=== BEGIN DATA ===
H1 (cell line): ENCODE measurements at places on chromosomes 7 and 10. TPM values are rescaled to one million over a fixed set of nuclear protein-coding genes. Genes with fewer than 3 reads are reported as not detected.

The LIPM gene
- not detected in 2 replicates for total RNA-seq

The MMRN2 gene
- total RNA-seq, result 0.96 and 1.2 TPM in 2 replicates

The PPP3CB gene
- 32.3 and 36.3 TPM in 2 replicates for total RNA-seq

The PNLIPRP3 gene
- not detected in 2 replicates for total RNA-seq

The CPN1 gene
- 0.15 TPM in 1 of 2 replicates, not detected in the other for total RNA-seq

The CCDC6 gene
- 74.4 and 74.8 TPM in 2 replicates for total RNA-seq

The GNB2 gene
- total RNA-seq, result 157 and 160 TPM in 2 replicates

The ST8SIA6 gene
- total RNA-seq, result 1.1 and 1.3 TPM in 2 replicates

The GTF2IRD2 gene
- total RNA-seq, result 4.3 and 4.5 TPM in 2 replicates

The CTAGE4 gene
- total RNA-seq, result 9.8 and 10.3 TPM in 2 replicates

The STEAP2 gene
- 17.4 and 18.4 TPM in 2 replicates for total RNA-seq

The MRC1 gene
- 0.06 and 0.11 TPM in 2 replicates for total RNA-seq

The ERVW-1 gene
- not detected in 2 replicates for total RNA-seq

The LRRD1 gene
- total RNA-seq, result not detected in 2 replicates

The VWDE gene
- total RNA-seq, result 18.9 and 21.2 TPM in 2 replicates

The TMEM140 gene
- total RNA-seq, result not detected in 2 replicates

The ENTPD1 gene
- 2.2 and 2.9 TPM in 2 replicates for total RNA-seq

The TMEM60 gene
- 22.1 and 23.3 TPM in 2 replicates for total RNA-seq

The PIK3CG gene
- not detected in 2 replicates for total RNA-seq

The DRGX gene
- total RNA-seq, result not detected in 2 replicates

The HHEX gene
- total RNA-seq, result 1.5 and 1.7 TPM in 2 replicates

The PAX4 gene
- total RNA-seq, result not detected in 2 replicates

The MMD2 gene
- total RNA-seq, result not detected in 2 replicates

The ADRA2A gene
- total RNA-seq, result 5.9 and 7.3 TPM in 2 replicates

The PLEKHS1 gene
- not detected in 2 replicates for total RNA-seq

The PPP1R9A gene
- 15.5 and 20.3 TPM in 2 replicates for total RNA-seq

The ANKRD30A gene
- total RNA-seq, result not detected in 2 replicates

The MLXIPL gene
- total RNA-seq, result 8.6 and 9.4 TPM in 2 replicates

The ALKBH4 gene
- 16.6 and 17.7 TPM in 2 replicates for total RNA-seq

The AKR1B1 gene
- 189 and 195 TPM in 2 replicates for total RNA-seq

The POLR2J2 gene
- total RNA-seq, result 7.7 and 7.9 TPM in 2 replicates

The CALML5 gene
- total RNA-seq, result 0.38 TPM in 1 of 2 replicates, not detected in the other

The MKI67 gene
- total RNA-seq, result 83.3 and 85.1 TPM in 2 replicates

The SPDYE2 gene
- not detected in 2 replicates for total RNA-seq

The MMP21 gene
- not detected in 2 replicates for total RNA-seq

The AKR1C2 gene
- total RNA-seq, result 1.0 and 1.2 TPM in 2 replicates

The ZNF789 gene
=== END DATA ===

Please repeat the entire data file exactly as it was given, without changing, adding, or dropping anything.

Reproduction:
H1 (cell line): ENCODE measurements at places on chromosomes 7 and 10. TPM values are rescaled to one million over a fixed set of nuclear protein-coding genes. Genes with fewer than 3 reads are reported as not detected.

The LIPM gene
- not detected in 2 replicates for total RNA-seq

The MMRN2 gene
- total RNA-seq, result 0.96 and 1.2 TPM in 2 replicates

The PPP3CB gene
- 32.3 and 36.3 TPM in 2 replicates for total RNA-seq

The PNLIPRP3 gene
- not detected in 2 replicates for total RNA-seq

The CPN1 gene
- 0.15 TPM in 1 of 2 replicates, not detected in the other for total RNA-seq

The CCDC6 gene
- 74.4 and 74.8 TPM in 2 replicates for total RNA-seq

The GNB2 gene
- total RNA-seq, result 157 and 160 TPM in 2 replicates

The ST8SIA6 gene
- total RNA-seq, result 1.1 and 1.3 TPM in 2 replicates

The GTF2IRD2 gene
- total RNA-seq, result 4.3 and 4.5 TPM in 2 replicates

The CTAGE4 gene
- total RNA-seq, result 9.8 and 10.3 TPM in 2 replicates

The STEAP2 gene
- 17.4 and 18.4 TPM in 2 replicates for total RNA-seq

The MRC1 gene
- 0.06 and 0.11 TPM in 2 replicates for total RNA-seq

The ERVW-1 gene
- not detected in 2 replicates for total RNA-seq

The LRRD1 gene
- total RNA-seq, result not detected in 2 replicates

The VWDE gene
- total RNA-seq, result 18.9 and 21.2 TPM in 2 replicates

The TMEM140 gene
- total RNA-seq, result not detected in 2 replicates

The ENTPD1 gene
- 2.2 and 2.9 TPM in 2 replicates for total RNA-seq

The TMEM60 gene
- 22.1 and 23.3 TPM in 2 replicates for total RNA-seq

The PIK3CG gene
- not detected in 2 replicates for total RNA-seq

The DRGX gene
- total RNA-seq, result not detected in 2 replicates

The HHEX gene
- total RNA-seq, result 1.5 and 1.7 TPM in 2 replicates

The PAX4 gene
- total RNA-seq, result not detected in 2 replicates

The MMD2 gene
- total RNA-seq, result not detected in 2 replicates

The ADRA2A gene
- total RNA-seq, result 5.9 and 7.3 TPM in 2 replicates

The PLEKHS1 gene
- not detected in 2 replicates for total RNA-seq

The PPP1R9A gene
- 15.5 and 20.3 TPM in 2 replicates for total RNA-seq

The ANKRD30A gene
- total RNA-seq, result not detected in 2 replicates

The MLXIPL gene
- total RNA-seq, result 8.6 and 9.4 TPM in 2 replicates

The ALKBH4 gene
- 16.6 and 17.7 TPM in 2 replicates for total RNA-seq

The AKR1B1 gene
- 189 and 195 TPM in 2 replicates for total RNA-seq

The POLR2J2 gene
- total RNA-seq, result 7.7 and 7.9 TPM in 2 replicates

The CALML5 gene
- total RNA-seq, result 0.38 TPM in 1 of 2 replicates, not detected in the other

The MKI67 gene
- total RNA-seq, result 83.3 and 85.1 TPM in 2 replicates

The SPDYE2 gene
- not detected in 2 replicates for total RNA-seq

The MMP21 gene
- not detected in 2 replicates for total RNA-seq

The AKR1C2 gene
- total RNA-seq, result 1.0 and 1.2 TPM in 2 replicates

The ZNF789 gene